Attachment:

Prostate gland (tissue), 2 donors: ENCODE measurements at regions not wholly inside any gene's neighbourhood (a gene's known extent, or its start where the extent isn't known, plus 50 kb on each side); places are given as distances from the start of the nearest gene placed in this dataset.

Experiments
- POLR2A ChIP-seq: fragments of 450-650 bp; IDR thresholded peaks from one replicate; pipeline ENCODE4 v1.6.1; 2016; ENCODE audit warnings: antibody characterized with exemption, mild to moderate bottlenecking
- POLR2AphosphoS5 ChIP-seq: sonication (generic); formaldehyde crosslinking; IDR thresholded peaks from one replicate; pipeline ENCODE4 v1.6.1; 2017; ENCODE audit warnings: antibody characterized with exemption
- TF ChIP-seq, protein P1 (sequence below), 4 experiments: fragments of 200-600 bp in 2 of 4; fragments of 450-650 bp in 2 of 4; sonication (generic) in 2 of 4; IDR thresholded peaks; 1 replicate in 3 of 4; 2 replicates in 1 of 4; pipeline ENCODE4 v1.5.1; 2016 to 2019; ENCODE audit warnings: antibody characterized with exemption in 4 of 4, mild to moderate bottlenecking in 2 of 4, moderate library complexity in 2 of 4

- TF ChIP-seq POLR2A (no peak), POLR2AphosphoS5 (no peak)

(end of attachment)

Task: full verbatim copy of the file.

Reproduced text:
Prostate gland (tissue), 2 donors: ENCODE measurements at regions not wholly inside any gene's neighbourhood (a gene's known extent, or its start where the extent isn't known, plus 50 kb on each side); places are given as distances from the start of the nearest gene placed in this dataset.

Experiments
- POLR2A ChIP-seq: fragments of 450-650 bp; IDR thresholded peaks from one replicate; pipeline ENCODE4 v1.6.1; 2016; ENCODE audit warnings: antibody characterized with exemption, mild to moderate bottlenecking
- POLR2AphosphoS5 ChIP-seq: sonication (generic); formaldehyde crosslinking; IDR thresholded peaks from one replicate; pipeline ENCODE4 v1.6.1; 2017; ENCODE audit warnings: antibody characterized with exemption
- TF ChIP-seq, protein P1 (sequence below), 4 experiments: fragments of 200-600 bp in 2 of 4; fragments of 450-650 bp in 2 of 4; sonication (generic) in 2 of 4; IDR thresholded peaks; 1 replicate in 3 of 4; 2 replicates in 1 of 4; pipeline ENCODE4 v1.5.1; 2016 to 2019; ENCODE audit warnings: antibody characterized with exemption in 4 of 4, mild to moderate bottlenecking in 2 of 4, moderate library complexity in 2 of 4

- TF ChIP-seq POLR2A (no peak), POLR2AphosphoS5 (no peak)